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b. In countries which have broken in many directions with their traditional way of life and have absorbed many of the techniques and institutional forms of modern life, but which either lack the technical capacity to mobilize effectively their assets (e.g., Bolivia), or which have not yet fully committed their political and institutional capacity to the practical tasks of modernization (e.g., Iran), our object should be to encourage—in all the ways open to us—an increased concentration of effort on the process of modernization and an enhanced ability to carry out the process. While many tools of aid policy may be relevant in [Typeset Page 1031] such countries—including, notably, assistance in the design of projects, in administration and in planning itself—a special effort should be made to use U.S. political influence in all its dimensions to focus the attention of the political leadership and elite groups on the concrete business of modernization, as opposed to other objectives. In this process of persuasion, we should be prepared to put forward the possibility of substantial and sustained U.S. economic assistance geared to an effective national development program as an important incentive.

c. Third, in nations which are substantially committed to the process of modernization and prepared to mobilize systematically their assets—human, material, and institutional—to this objective, we should be prepared to organize from our own resources and those of the more advanced nations, systematic long-term assistance programs, [Facsimile Page 95] controlled by relatively strict criteria. India, Colombia, and Nigeria fall in this small but relatively more advanced group.

d. In nations which have experienced an initial sustained surge of growth, but have developed severe problems of structural imbalance—often coming to rest upon their external payments situation, we should be prepared to provide substantial guidance and assistance in order to permit the growth process to be resumed in more stable balance, but our policy should assume that they will soon be capable of mounting serious development programs financed, over the long term, from their own resources and from external aid granted on a conventional bankable basis, and should seek to hasten this circumstance. Argentina, Venezuela, and the Philippines fall in this category.

H. The Residual Problem of Colonialism

23. The Issue. A high proportion of the crises in the underdeveloped areas has been related directly or indirectly to the ending of the colonial era. While that era is substantially closed out, this very fact is likely to heighten the pressure for the final removal of colonial enclaves and lead to extreme impatience in the underdeveloped areas where colonialism remains an important unifying issue in domestic politics. Our task is to deal with this problem in ways which will be consistent with our efforts to fashion a free community of interdependent countries, including both developed and less developed nations.

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The task is complicated by the fact that we must deal with three widely-differing situations:

—Those in which the metropole is willing to grant independence and is preparing to do so, as in the case with the British in East Africa.

—Those in which the metropole is determined to preserve its colonial domain or protectorate, as are the Portuguese and the South Africans.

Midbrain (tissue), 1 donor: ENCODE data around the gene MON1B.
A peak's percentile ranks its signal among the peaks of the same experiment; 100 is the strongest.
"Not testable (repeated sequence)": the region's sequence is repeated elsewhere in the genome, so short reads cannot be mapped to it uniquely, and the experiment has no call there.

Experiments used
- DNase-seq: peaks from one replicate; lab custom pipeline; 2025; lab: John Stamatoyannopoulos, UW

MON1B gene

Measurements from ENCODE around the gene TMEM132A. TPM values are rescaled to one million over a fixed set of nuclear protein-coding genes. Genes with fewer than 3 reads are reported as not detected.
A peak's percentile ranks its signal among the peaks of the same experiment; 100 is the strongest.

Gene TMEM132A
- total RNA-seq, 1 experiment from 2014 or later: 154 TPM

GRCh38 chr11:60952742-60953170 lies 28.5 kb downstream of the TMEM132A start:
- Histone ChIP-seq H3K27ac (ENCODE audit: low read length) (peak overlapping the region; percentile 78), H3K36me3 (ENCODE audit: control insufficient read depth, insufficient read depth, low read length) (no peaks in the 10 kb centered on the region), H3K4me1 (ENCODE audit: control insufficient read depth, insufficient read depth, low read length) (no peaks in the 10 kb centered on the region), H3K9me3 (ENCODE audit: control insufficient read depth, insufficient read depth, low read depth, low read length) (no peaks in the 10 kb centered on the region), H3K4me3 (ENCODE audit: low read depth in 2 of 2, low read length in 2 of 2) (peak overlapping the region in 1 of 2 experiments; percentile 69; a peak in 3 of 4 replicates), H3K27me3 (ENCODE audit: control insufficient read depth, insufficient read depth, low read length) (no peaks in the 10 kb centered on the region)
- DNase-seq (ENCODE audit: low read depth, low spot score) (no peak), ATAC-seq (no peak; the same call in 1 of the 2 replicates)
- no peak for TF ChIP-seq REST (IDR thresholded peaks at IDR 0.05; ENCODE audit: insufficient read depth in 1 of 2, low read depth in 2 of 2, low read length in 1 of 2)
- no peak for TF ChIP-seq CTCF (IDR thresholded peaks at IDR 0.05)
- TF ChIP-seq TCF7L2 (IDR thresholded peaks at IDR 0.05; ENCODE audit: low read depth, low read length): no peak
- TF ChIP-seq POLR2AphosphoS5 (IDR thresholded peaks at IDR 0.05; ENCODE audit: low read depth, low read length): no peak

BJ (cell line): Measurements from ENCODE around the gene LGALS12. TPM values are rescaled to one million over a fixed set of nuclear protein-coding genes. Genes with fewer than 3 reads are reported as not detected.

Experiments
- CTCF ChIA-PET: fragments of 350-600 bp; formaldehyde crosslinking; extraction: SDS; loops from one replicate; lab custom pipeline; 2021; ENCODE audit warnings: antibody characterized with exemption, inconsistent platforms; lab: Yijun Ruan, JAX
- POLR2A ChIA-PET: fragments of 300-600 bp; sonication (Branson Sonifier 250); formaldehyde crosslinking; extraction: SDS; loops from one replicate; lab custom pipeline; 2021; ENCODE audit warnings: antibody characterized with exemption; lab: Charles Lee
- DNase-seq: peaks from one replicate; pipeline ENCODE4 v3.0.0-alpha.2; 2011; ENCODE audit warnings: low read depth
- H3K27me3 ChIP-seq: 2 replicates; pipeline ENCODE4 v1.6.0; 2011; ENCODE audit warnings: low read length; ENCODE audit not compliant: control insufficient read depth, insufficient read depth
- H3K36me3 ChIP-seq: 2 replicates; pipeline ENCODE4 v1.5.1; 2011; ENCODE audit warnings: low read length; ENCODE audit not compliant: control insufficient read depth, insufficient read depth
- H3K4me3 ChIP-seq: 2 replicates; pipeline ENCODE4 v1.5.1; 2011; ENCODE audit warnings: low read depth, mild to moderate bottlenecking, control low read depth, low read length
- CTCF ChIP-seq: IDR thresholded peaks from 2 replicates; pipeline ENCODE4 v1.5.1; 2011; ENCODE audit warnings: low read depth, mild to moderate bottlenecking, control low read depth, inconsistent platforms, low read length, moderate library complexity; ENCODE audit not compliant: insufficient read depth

—Those where the colonial areas are so small or so fragmented that it is virtually impossible to foresee the development of viable [Typeset Page 1032] independent entities. This is the case with many small areas such as the Carolines, the Marquesas, Curacao, Gambia, Basutoland, etc.

24. U.S. Policy. In these circumstances United States policy should provide for:

a. Intimate private consultation with the remaining colonial powers, designed to help them perceive that an orderly transition from the historic colonial relationship to a status acceptable to the local people involved is the only realistic course consistent with their long-run interest and the interest of the free community, combined with assurance of our assistance—and, if possible, the assistance of other allies—in engineering this transition.

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b. Accelerated efforts, through all available means, to increase the capacity of the peoples within those colonial areas which are potentially viable to rule responsibly when independence is granted.

c. Attempts to devise formulae which will permit non-viable areas (including those under U.S. control or trusteeship) greater internal autonomy and a satisfactory form of association with the metropole or with neighboring countries.

d. Increased endeavors to use the UN as an instrument for the transfer or sharing of sovereignty and as a tutor in the process of political development.

e. Efforts to persuade the more moderate and responsible nations in the underdeveloped world that they should not press for premature granting of independence, but should work constructively with the international community to assure that the independence or autonomy which will inevitably come will not be disruptive of major common interests.

25. Taken together, these five elements constitute a policy which underlines the inevitability of the end of colonialism but combines it with patient and affirmative action designed to avoid the kind of chaos which accompanied the Belgian withdrawal from responsibility in the Congo. It requires from us a more forehanded approach with respect to [Facsimile Page 98] our European allies, our more moderate partners among the underdeveloped nations, and within the colonial areas themselves than we have exhibited in the past. And it means that we ourselves must consider new forms of government for the areas belonging to us or under our trusteeship.